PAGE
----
As a Fellow of the Institute of Civil Engineers I worked for many years in England with the Consulting Engineering firm of Felix J Samuely and Partners (Samuely worked with the Bauhaus architects before fleeing Nazi Germany and setting up in England).
Initially at Samuely I was involved with the re-building of St.Thomas Hospital, opposite the Houses of Parliament, and the development of a new University, Warwick. My speciality became inner city re-developments taking responsibility for numerous multi-million pound projects all over England.
This complex work required the ability to see the essence of a problem which encouraged my love of the simple and minimal that has become a feature of my work.
I decided to commit myself to full-time painting in 1993 and attended Chelsea College of Art and Design. Following this I spent the next six years at Great Western Studios an Central London. This complex housed some seventy studios and one hundred and twenty professional artists.
I have a long interest in both Jungian and Transpersonal psychology, the poet Rumi and icons. These influences are reflected in my paintings, which in part are studies in form and colour recalling “inner landscapes”, and in part invitations to travel internally without defining a destination. My larger work is intended for public spaces where the vibrant colours and clear forms enhance the environment.
In July 2004 I was invited to an Artists Residency organised by the Fundacion Valparaiso in Mojacar Spain. This led to marriage and immigration to the USA where I have re-established my career.
An appreciation by Bruce McAlpine
Art Consultant, Collector and Director of Ancient Art, London.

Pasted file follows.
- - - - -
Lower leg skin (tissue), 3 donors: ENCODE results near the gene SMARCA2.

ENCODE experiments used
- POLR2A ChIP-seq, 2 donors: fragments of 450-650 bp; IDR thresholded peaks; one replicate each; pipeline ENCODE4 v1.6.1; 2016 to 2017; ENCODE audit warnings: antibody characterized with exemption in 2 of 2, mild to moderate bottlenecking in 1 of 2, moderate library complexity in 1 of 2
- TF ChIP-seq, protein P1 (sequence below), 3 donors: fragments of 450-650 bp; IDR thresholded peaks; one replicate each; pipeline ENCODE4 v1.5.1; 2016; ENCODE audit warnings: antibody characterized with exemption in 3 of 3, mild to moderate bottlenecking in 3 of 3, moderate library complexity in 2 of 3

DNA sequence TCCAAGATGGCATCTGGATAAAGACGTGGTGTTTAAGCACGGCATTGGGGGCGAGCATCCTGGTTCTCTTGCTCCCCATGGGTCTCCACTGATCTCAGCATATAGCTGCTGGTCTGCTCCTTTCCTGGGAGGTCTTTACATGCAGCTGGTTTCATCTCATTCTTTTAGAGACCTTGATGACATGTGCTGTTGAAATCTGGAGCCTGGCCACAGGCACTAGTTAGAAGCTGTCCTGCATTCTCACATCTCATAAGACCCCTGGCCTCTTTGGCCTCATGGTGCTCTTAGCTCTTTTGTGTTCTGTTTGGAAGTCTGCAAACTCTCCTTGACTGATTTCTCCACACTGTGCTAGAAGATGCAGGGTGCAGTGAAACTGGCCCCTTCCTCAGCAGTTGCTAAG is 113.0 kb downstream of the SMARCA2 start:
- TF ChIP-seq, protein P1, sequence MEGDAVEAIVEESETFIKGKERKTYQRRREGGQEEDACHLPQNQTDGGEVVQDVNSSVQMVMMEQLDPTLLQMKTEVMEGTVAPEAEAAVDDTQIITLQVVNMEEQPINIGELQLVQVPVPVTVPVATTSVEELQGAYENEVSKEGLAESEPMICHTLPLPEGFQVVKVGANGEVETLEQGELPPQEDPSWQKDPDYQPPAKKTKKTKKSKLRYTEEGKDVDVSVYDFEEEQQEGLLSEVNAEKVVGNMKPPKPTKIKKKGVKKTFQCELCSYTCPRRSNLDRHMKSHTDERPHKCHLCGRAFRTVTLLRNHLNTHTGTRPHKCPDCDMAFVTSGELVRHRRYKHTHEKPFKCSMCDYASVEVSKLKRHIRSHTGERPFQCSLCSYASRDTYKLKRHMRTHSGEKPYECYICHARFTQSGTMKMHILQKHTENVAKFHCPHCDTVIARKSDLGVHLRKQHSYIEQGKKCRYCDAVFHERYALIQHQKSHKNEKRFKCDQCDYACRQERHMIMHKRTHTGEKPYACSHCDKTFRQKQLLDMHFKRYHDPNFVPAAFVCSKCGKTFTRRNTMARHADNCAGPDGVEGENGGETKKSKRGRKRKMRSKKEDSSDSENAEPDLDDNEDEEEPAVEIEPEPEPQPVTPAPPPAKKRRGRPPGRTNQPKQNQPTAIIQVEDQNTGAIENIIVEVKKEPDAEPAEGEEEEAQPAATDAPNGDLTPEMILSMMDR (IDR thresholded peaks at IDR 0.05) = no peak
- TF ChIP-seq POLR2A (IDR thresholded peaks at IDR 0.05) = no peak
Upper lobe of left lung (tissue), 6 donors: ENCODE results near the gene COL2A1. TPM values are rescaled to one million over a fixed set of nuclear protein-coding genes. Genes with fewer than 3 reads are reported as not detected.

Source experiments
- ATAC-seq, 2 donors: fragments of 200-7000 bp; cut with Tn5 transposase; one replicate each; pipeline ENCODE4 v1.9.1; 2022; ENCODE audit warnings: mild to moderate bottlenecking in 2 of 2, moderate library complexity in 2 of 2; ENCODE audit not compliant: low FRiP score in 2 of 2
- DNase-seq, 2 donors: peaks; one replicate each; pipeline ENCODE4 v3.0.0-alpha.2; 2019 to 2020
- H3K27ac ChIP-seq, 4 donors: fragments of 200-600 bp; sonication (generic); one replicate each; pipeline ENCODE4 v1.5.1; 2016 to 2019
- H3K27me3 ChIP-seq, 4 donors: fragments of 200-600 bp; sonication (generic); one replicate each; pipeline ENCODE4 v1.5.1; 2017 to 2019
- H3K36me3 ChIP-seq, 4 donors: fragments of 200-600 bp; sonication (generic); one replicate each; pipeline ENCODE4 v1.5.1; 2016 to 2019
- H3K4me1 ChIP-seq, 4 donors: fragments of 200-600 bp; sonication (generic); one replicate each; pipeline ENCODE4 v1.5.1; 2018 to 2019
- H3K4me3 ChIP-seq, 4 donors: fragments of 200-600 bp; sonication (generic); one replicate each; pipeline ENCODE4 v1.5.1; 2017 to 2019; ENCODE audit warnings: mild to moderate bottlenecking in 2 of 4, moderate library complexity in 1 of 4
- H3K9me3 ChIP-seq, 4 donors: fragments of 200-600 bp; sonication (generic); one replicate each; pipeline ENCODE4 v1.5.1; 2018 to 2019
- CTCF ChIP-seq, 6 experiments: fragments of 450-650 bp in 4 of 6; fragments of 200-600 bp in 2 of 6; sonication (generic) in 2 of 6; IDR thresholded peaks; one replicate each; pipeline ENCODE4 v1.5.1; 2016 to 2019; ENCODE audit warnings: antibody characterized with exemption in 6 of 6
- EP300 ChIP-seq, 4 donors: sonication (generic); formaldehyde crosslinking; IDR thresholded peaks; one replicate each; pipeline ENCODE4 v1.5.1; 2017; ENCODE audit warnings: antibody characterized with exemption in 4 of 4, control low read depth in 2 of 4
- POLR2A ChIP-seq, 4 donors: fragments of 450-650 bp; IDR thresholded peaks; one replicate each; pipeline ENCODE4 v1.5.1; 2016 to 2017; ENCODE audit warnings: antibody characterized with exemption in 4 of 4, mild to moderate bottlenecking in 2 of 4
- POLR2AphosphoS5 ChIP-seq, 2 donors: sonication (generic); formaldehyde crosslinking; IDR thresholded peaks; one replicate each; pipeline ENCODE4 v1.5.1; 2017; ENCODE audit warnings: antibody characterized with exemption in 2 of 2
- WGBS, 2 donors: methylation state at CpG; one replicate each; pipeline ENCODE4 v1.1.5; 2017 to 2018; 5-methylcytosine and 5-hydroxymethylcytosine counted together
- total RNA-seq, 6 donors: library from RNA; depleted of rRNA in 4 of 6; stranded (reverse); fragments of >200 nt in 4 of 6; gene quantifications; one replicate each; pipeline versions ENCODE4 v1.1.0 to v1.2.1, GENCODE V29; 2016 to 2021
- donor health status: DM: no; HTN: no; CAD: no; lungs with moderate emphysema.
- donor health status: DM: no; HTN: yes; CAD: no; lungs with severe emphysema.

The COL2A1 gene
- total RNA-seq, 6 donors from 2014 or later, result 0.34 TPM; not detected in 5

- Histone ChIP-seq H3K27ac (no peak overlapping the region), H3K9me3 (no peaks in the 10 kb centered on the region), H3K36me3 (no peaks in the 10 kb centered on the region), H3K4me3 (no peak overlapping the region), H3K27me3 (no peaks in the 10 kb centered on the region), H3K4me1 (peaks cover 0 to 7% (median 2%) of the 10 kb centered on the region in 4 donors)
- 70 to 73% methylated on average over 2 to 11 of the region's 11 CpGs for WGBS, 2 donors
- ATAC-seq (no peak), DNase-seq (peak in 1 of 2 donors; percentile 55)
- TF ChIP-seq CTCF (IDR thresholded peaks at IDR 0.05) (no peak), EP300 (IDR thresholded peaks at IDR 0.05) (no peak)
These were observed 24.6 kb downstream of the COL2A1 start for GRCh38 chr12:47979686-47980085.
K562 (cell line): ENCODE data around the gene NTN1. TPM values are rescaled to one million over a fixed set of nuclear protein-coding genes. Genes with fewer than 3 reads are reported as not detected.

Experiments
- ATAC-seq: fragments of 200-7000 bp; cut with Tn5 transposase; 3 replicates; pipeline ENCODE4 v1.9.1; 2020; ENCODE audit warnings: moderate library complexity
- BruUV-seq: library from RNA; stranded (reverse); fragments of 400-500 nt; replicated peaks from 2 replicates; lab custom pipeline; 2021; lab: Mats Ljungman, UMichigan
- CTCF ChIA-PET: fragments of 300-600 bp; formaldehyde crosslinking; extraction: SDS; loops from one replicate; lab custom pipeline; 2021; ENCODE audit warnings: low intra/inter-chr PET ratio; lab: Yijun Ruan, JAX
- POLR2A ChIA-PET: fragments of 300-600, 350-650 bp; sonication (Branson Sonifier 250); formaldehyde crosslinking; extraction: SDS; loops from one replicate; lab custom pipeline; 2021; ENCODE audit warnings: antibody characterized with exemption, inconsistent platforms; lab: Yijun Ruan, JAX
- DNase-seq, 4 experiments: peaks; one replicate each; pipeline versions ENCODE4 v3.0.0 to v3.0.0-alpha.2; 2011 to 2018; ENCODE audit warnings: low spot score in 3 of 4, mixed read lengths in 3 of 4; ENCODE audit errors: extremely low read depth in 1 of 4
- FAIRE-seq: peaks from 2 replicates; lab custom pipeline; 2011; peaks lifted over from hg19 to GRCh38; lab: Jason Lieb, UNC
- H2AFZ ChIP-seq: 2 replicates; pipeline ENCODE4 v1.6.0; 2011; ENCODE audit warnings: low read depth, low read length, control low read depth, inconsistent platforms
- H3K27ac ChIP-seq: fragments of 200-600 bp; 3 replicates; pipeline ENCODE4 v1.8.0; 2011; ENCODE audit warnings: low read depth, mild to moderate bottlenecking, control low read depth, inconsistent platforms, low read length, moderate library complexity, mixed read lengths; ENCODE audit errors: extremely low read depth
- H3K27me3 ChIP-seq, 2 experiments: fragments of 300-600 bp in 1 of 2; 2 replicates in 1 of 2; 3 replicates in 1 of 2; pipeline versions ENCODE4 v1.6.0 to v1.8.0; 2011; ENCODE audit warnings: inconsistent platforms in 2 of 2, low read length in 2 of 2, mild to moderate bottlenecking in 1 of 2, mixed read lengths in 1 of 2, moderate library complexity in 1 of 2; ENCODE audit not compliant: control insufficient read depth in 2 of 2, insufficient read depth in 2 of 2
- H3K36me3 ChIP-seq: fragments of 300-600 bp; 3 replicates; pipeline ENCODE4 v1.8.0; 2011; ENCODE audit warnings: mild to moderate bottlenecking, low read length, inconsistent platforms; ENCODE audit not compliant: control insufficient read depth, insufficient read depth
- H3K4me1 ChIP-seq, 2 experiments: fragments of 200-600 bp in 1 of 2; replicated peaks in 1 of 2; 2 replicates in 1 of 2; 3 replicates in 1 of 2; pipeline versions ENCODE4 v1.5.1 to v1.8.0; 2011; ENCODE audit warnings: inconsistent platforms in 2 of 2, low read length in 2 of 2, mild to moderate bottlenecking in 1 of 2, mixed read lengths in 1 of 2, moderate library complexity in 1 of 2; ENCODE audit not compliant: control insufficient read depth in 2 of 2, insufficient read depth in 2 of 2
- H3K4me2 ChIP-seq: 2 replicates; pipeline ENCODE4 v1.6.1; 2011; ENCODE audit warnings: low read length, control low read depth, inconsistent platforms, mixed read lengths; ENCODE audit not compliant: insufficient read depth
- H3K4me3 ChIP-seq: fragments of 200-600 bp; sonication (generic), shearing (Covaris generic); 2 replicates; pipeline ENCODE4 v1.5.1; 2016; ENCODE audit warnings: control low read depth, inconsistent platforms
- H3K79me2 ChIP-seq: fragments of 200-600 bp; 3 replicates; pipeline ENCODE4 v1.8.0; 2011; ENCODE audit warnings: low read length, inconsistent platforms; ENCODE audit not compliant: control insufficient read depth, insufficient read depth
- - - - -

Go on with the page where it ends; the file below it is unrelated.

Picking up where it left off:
“Chris Malcomson’s range of interests is vast and eclectic - architecture and building (he trained and worked as a civil engineer), mythology, poetry, history and archetypal psychology - and all these are mirrored and combined in his paintings. Each work has a spatial balance and harmony of an architect’s vision and an engineer’s grasp on the reality of presenting form; but the use of many-layered colours and pure geometric forms takes the viewer into the deeper reality of a world hidden behind the veil of sight. Thus the paintings pull our sensibilities into a realm that is richer, more ancient and more archetypal (it is no coincidence that he has completed a series on the Greek Gods), powerfully reminding of the mythological resonance in our lives which we too easily forget. In many ways his paintings are a vivid reminder that we are in Plato’s cave, starting at shadows yet longing for a vision of the true archetypes that underlie all forms. Viewing one of Chris Malcomson’s paintings is to experience an initial burst of delight in the interweaving of the colours and the purity of the forms, followed by a slowly growing base note of awareness as we begin to sink into a full appreciation of the richness of cultural and psychological depth underlying the surface texture.”